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Hilton urged to ditch plans for hotel in Xinjiang

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Marco Rubio

Marco Rubio

Marco Rubio

A US congressional commission has called on Hilton Worldwide to pull out of a hotel project in China’s Xinjiang region after a Daily Telegraph investigation revealed the development was on the site of a mosque bulldozed in 2018 by Chinese authorities.

Both the UK parliament and the US government have declared genocide is taking place in Xinjiang, given the destruction of religious and cultural sites important to the Uyghur, an ethnic Muslim minority in China.

As many as two million people are estimated to have been detained in “re-education” camps.

In a letter on Thursday to Hilton CEO Christopher Nassetta, the bipartisan
US Congressional-Executive Commission on China urged the company to scrap its involvement in the hotel project.

“The site is emblematic of the Chinese government’s campaign of widespread destruction of Uyghur religious and cultural sites... and official efforts to eradicate Uyghurs’ religious and cultural practices,” wrote commission heads, Democrat senator Jeff Merkley and representative James McGovern, as well as Republican senator Marco Rubio and representative Jim Smith.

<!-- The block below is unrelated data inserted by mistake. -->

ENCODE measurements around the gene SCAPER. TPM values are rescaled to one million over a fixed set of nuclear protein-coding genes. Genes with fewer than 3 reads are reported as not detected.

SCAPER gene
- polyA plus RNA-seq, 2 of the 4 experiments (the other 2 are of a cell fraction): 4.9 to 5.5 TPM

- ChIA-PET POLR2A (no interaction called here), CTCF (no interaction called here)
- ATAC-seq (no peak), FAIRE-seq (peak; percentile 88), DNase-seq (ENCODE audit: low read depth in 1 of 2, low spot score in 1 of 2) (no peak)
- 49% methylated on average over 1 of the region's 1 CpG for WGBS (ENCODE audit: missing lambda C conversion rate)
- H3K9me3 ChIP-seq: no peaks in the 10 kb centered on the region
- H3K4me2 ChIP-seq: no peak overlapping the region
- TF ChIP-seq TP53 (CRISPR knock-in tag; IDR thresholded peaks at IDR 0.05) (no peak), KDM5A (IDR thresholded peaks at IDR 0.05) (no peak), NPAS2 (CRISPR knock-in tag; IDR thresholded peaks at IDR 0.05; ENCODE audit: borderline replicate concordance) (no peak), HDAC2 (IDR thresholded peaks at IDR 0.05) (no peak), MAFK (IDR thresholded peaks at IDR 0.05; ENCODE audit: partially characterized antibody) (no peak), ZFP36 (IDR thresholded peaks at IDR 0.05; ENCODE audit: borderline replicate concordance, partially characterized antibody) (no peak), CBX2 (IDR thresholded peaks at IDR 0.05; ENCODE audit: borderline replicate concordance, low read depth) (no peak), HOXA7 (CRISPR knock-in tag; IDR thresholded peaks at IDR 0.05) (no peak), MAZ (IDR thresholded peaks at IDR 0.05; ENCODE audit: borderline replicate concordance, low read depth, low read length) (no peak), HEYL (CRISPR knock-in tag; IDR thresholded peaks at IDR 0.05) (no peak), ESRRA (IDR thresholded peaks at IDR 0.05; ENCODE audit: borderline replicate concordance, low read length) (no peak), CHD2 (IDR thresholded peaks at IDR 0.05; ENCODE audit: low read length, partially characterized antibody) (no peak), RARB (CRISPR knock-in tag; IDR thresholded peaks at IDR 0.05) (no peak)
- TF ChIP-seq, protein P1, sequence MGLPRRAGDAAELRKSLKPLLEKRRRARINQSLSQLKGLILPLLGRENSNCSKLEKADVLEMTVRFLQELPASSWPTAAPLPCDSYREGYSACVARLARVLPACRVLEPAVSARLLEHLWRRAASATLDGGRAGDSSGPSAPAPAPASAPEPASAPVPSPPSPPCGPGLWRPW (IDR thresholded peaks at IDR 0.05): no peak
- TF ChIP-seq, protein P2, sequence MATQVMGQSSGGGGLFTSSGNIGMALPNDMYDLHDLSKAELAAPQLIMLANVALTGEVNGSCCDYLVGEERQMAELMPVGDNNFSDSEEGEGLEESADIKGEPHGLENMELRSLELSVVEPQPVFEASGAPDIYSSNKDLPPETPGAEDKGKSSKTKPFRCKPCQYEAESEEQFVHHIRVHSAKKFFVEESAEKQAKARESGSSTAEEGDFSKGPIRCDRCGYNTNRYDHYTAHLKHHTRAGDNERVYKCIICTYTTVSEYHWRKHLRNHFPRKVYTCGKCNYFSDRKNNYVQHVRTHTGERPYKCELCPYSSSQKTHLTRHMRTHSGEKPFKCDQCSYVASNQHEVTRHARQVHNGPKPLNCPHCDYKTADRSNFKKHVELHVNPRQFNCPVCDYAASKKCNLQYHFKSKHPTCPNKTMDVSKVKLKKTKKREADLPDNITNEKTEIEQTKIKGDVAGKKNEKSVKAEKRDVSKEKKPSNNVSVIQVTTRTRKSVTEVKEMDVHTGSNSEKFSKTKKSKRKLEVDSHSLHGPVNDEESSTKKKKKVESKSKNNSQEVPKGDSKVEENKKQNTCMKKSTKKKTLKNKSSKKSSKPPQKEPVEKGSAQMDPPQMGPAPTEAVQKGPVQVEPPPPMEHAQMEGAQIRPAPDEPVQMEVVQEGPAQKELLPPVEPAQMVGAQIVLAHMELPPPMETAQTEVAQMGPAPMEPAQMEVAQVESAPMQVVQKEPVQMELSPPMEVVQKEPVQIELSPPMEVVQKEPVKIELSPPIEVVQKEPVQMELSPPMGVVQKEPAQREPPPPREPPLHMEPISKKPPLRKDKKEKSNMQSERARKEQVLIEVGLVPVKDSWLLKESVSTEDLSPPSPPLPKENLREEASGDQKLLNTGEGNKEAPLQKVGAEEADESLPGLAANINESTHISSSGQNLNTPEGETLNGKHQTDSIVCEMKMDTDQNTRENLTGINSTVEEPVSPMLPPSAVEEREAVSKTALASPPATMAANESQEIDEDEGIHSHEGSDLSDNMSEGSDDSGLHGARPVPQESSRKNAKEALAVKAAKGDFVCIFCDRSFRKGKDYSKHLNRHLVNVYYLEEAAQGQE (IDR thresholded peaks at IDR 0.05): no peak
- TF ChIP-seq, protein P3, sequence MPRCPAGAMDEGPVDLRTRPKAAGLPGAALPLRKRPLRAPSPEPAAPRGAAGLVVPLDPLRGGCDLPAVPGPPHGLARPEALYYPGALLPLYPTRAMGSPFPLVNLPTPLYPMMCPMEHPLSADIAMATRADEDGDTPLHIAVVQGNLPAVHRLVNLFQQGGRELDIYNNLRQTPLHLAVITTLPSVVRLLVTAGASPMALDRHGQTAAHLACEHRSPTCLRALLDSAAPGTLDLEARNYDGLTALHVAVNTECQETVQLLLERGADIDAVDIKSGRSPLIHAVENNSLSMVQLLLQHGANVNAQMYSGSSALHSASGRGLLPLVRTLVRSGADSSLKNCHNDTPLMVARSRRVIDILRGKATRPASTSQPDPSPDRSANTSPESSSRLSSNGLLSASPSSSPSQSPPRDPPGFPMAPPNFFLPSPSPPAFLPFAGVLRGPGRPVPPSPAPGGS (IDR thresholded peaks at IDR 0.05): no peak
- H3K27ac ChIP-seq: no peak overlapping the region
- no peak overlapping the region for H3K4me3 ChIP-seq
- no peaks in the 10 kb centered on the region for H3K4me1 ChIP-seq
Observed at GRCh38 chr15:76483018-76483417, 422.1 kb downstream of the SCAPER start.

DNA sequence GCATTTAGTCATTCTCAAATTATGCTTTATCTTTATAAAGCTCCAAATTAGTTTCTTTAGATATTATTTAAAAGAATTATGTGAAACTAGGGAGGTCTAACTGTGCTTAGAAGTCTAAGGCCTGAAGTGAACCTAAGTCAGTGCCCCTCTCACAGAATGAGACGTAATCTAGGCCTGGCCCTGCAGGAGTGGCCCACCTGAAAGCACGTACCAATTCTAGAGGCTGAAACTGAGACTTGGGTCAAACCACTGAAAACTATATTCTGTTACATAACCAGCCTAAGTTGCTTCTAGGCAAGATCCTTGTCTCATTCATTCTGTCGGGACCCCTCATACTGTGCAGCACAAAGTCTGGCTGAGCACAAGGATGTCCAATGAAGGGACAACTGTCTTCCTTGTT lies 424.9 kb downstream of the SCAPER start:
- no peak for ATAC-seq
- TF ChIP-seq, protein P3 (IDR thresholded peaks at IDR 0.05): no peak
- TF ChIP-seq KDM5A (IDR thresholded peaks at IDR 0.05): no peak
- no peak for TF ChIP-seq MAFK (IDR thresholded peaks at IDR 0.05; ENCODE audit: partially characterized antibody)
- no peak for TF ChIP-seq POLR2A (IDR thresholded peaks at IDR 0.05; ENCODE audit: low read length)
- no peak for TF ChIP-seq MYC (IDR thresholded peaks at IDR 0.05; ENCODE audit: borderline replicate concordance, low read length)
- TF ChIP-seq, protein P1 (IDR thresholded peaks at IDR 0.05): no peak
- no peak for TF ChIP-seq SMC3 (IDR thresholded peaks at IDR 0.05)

“Hilton should not allow its name to be used to perpetuate and promote the cultural erasure and repression of the millions of Uyghurs,” the letter said.

“We ask that Hilton take steps to halt construction... The continued presence of international brands in [Xinjiang] has given the Chinese government a public relations tool to whitewash these human rights abuses.”

The Council on American-Islamic Relations, the largest US Muslim advocacy organisation, has also called on Hilton to drop the project, and this week urged shareholders to seek information about the development.

The Daily Telegraph revealed in June that a Hampton by Hilton hotel was under construction on the site of a demolished mosque in Hotan, a prefecture in Xinjiang.

Hilton at the time noted the hotel was a franchise project overseen by a Chinese firm, Huan Peng Hotel Management, which said the land itself had a local owner and was a vacant lot at the time of purchase via public auction.

Huan Peng said that it would “comply fully with all local laws, authorities and Hilton brand development standards”.

Three Hilton-branded hotels are in Xinjiang’s capital, Urumqi.

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Hilton did not immediately respond to a request for comment yesterday.

The Australian Strategic Policy Institute, a think-tank, estimates 16,000 mosques in Xinjiang have been destroyed or damaged due to Chinese government policies since 2017.


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